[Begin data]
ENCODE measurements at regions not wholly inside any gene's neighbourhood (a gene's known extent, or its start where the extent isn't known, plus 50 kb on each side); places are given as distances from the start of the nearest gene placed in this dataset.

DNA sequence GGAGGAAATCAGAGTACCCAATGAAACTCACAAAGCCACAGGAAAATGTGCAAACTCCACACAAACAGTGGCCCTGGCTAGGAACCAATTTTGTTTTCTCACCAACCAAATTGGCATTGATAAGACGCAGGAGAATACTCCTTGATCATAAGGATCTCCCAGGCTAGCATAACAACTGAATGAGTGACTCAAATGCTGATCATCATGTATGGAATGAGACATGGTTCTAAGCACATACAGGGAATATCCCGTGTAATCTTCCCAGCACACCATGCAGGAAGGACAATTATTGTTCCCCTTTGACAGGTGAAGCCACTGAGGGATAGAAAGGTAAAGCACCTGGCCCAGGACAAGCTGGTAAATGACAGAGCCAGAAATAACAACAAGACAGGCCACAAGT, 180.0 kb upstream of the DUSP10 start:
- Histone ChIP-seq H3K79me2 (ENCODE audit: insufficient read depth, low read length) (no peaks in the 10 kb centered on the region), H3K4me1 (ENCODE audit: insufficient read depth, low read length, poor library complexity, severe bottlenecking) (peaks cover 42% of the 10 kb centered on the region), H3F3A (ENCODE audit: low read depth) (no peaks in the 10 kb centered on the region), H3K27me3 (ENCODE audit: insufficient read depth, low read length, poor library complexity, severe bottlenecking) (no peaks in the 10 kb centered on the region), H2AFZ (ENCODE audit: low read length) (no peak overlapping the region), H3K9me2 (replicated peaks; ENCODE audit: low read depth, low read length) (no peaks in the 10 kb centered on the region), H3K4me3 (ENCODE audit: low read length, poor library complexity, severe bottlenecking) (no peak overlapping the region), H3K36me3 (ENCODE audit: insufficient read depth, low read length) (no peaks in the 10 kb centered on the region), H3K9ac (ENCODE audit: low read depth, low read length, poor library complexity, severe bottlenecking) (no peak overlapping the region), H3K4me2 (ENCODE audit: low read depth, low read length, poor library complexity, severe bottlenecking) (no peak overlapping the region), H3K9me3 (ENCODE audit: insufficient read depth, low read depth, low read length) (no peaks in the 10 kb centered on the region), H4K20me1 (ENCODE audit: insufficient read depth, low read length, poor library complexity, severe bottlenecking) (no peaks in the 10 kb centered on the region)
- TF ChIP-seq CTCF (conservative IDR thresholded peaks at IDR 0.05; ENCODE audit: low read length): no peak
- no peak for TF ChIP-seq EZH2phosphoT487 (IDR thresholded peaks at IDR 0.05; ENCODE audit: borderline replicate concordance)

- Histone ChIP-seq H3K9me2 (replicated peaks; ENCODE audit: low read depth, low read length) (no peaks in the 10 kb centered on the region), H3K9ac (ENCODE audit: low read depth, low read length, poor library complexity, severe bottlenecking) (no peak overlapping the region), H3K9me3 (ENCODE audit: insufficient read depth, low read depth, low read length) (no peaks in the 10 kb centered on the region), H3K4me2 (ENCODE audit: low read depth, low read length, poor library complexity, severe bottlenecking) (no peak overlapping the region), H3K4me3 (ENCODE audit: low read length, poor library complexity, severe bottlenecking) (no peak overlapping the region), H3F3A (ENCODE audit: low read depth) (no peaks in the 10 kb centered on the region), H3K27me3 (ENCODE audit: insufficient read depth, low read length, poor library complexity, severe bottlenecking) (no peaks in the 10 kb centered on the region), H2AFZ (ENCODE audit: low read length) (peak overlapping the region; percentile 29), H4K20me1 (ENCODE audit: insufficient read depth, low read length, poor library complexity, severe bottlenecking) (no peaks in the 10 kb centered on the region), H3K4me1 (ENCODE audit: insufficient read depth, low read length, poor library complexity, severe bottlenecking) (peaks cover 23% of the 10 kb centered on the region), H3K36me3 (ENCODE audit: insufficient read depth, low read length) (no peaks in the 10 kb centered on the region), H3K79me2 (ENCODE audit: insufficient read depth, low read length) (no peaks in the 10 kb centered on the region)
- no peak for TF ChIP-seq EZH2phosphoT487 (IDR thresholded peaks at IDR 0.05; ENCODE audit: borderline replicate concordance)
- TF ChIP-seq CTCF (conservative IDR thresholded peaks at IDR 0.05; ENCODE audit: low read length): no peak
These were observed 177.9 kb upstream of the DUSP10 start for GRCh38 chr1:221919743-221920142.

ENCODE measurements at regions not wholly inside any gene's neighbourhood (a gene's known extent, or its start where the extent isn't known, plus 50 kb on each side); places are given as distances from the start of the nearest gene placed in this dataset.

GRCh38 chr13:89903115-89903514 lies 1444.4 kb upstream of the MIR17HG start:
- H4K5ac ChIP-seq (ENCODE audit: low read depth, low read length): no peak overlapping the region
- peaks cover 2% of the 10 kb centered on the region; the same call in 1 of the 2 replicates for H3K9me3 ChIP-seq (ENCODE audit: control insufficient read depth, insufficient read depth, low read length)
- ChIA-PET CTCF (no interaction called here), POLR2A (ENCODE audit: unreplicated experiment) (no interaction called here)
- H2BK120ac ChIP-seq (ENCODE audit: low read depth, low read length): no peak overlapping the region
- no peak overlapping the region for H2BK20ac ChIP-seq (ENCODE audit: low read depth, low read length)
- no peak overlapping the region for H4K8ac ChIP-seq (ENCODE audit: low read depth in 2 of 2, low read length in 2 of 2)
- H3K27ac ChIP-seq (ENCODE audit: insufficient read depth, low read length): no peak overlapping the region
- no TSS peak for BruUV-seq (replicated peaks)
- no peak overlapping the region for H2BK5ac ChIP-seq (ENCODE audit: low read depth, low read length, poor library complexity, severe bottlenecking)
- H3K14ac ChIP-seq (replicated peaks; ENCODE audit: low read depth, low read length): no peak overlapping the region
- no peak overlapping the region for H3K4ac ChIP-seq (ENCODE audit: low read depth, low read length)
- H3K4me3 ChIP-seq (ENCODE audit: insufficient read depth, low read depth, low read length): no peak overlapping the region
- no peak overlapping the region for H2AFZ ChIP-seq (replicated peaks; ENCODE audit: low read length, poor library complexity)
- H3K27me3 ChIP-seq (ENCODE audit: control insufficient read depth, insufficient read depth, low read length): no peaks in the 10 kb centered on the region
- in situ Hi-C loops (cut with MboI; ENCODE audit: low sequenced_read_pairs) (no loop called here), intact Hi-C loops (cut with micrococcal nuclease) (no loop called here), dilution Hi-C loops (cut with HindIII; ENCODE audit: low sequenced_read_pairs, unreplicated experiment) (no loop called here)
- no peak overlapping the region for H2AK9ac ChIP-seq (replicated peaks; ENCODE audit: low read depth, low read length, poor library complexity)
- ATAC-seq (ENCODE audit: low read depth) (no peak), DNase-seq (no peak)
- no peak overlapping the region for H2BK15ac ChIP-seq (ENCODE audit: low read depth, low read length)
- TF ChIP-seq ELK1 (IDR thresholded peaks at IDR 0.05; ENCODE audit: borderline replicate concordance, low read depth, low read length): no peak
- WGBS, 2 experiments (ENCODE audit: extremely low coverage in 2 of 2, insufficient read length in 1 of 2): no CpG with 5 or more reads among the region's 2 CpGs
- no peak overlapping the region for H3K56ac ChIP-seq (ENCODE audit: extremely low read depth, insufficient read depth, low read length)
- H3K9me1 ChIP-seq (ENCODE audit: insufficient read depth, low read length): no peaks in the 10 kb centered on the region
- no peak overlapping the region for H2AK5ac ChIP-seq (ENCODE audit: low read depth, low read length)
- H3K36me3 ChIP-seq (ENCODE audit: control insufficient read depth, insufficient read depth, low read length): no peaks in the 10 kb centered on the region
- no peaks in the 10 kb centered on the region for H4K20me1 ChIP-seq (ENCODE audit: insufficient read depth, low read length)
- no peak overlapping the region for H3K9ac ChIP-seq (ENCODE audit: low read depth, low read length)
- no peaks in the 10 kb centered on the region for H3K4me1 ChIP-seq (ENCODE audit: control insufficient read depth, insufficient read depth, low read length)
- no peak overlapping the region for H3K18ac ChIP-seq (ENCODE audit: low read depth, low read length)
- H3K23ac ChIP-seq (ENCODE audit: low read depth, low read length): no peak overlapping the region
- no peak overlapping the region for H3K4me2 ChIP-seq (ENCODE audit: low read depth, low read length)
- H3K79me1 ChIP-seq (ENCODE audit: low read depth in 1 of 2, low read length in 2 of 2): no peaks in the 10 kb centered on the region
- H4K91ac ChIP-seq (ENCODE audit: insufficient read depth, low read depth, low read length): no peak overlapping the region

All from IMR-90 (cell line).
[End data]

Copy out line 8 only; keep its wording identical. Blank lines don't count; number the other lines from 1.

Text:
- TF ChIP-seq CTCF (conservative IDR thresholded peaks at IDR 0.05; ENCODE audit: low read length): no peak